Convenience stores are winning over American consumers looking for their next fast-food meal, according to new research from Bluedot.
Bluedot’s Extensive Convenience Experience Report found that US consumers put c-stores on a par with quick service restaurants (QSRs). Nearly six out of 10 consumers consider purchasing a meal at a convenience store when stopping for fast food, and one in three consumers actually visit c-stores for fast food.
Of those entering the store, 27% buy ready-made chilled foods, 25% hot foods like sausages and pizza, and 21% made-to-order items like custom sandwiches. Also, 61% of consumers reported that they would visit a C store more often if mobile ordering, car delivery, and curbside pickup were available.
The data backs up what industry leaders have been saying for some time: C-stores are now competing head-to-head with QSRs. The investments that store brands are making in food service initiatives is clearly paying off,” according to Emile Davitian, co-founder and CEO of Bluedot. “The data also strongly suggests that there is an opportunity for gas and e-store brands to do more with loyalty programs and strategies. Mobile devices to enhance retention, especially if discounts determine consumer preferences and habits. It’s another page of the restaurant industry guide that can truly reward the playing field.”
San Francisco-based Bluedot, the customer access platform that provides location technology to brands including McDonald’s, Dunkin’ and KFC, surveyed 1,570 US consumers to measure consumer confidence and customer experience at stores and gas stations.
The report reveals how stores and gas stations lose customers for short lines. Nearly half of those surveyed say they would walk out of a C-store if one or two people were queuing at the register, and a third would drive away if there was only one car ahead of them at the pump. C-store brands may keep customers in stores for longer by adding charging stations for electric vehicles – the report found that most electric vehicle owners (74%) like to charge next to convenience stores.
Nearly nine in 10 consumers say price is the deciding factor as to where to get gasoline, and discounts have been rated as the main reason consumers use c-store apps and gas stations. However, the study shows a large gap between consumers who join loyalty programs for gas discounts (74%) and loyalty members who actually get discounted gas (44%).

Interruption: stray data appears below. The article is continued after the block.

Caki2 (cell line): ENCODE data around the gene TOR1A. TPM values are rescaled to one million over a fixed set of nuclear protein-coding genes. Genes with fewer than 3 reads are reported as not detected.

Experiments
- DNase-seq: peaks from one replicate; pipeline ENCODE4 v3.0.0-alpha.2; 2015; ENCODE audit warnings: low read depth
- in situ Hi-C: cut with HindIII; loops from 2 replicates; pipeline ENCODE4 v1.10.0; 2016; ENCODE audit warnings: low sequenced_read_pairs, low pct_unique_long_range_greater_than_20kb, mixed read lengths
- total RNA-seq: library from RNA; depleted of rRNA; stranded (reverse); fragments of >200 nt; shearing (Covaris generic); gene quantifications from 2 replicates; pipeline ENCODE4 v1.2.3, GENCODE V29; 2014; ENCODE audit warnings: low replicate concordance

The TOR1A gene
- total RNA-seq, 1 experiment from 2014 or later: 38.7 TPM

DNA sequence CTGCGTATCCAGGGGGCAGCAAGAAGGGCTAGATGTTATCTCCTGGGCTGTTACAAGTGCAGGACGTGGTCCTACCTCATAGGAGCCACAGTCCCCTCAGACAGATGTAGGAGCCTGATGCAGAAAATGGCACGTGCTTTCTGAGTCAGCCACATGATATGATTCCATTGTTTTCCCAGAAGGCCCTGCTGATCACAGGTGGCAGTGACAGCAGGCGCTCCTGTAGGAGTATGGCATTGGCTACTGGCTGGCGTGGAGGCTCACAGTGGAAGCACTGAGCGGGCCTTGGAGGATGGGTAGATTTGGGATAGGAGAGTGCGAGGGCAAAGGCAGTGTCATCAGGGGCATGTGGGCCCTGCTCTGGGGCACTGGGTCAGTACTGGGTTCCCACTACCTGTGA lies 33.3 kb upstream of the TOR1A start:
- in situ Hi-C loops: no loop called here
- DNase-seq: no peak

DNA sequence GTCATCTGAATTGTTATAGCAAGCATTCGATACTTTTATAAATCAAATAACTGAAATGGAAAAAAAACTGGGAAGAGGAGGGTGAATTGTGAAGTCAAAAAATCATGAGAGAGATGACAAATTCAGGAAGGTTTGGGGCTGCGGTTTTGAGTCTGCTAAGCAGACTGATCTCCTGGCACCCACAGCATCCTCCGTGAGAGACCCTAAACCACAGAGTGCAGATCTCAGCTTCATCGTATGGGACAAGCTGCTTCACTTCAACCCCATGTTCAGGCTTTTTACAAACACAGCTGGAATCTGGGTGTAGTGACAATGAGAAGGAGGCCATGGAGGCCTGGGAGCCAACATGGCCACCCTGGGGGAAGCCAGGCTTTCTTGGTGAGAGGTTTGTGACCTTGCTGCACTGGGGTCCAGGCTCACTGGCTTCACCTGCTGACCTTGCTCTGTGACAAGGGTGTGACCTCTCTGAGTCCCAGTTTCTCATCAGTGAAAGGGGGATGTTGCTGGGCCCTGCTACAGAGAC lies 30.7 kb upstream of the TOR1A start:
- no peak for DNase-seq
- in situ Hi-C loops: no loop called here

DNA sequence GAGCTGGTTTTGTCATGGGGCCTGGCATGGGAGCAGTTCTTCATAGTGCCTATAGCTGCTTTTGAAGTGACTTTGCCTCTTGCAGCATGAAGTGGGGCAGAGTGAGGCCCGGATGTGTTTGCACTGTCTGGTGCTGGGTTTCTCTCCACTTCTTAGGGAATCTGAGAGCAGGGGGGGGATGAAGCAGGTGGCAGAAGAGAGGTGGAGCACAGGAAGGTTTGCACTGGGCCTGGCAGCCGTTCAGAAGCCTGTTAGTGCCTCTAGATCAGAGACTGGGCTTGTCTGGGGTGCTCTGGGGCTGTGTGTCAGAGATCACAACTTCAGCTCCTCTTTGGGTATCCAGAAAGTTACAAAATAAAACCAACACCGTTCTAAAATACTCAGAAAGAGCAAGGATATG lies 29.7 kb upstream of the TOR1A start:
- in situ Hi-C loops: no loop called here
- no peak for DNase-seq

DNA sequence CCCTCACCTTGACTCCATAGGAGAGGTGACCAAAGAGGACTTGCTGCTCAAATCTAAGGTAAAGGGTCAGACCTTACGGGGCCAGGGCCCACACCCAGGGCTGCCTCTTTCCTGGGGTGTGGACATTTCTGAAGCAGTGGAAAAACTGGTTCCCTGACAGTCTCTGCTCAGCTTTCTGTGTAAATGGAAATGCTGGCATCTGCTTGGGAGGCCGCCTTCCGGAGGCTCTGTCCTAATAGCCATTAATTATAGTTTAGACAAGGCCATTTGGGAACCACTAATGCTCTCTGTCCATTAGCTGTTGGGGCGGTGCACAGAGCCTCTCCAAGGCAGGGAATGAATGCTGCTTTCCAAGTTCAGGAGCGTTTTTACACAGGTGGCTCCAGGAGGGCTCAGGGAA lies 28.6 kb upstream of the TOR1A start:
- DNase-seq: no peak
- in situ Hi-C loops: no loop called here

Just over half (54%) of consumers assume they must sign up for a credit card to receive gas discounts. A large majority (76%) would join a gas loyalty program if it was free and offers deals and discounts, and nearly six in 10 would join a loyalty program without a credit card.
Other notable customer comfort reports include:
• 57% would leave without a purchase if there was a line in the convenience store. Of these, 16% if there is one person in the queue, 30% if there are two people in the queue, and 54% if there are three or more people in the queue.
• 70% enter the store when they pump gas. Of those, 77% enter occasionally while 23% enter each time.
And at the pump, Bluedot research revealed these findings:
• Gas loyalty program members said their experience includes gas discounts (44%), being able to see how many loyalty points they have (38%), convenience store deals and free gifts (27%), easy payment (19%) and thanking them for being a loyalty member (17 %).
• Consumers will become loyalty members if they are offered gas discounts (74%), they do not have to open a credit card (58%), the ability to see how many loyalty points are available (48%), online store deals and free gifts (45%) and easy payment (34%).
• Why consumers download Gas or c-store apps: Discounts on gas (86%), earn and track loyalty points (57%), protect against credit card fraud (40%), make pumping gas faster and easier (39%) and To track gas expenses and receipts (34%).
• Nearly half (48%) of consumers would not be willing to pay more than another 5 cents a gallon for gas if it meant earning loyalty points, while 25% would prefer loyalty points over price.
• Consumers choose gas stations on the basis of least expensive gas (56%), location (52%), ease of entry and exit (37%), cleanliness (25%) and quality gas (25%).
• Most consumers prefer not to insert their credit card when paying at the pump; 83% are concerned with credit card fraud. As a result, 38% have checked out a card reader, 34% prefer to store payment in a gas station mobile app, 28% use one-click payments with their credit card, and 23% use Apple Pay, Google Pay or Samsung Pay.
• On digital screens, consumers want to see online store deals (37%), loyalty points and levels (37%), news and entertainment (30%), in-store premium food (27%) and the ability to use secure payment already stored in the gas station mobile app (25%).